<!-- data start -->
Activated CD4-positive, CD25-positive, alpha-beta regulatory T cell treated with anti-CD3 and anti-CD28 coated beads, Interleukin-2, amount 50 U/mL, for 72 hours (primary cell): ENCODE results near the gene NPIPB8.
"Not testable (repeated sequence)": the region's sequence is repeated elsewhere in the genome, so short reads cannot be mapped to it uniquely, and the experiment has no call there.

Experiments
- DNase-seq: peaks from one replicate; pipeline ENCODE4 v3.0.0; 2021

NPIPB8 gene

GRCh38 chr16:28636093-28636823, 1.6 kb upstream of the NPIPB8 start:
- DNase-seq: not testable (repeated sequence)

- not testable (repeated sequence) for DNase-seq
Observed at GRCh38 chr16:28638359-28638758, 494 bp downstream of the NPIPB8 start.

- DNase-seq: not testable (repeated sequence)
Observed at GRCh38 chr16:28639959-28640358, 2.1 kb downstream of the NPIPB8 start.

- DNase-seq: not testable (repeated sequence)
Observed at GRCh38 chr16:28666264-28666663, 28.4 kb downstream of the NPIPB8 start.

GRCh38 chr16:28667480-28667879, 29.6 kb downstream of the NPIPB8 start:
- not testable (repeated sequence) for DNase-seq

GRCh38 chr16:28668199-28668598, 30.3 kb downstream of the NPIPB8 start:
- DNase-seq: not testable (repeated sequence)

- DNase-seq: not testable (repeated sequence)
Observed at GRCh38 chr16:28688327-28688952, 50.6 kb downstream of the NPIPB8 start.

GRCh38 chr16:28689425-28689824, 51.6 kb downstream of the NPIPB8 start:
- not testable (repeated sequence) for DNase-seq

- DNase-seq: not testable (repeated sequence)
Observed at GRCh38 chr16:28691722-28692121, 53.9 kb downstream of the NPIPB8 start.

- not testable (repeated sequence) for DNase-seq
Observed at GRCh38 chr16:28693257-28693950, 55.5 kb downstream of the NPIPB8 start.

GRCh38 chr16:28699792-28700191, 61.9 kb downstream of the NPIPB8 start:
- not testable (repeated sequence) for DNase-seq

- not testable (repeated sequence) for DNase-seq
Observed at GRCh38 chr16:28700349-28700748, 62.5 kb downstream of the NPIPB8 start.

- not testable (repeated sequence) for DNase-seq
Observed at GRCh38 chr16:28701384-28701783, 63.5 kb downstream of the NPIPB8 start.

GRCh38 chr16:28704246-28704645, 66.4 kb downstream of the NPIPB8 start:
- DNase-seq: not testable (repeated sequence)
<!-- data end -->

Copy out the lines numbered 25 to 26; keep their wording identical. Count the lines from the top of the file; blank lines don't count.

Observed at GRCh38 chr16:28693257-28693950, 55.5 kb downstream of the NPIPB8 start.

GRCh38 chr16:28699792-28700191, 61.9 kb downstream of the NPIPB8 start: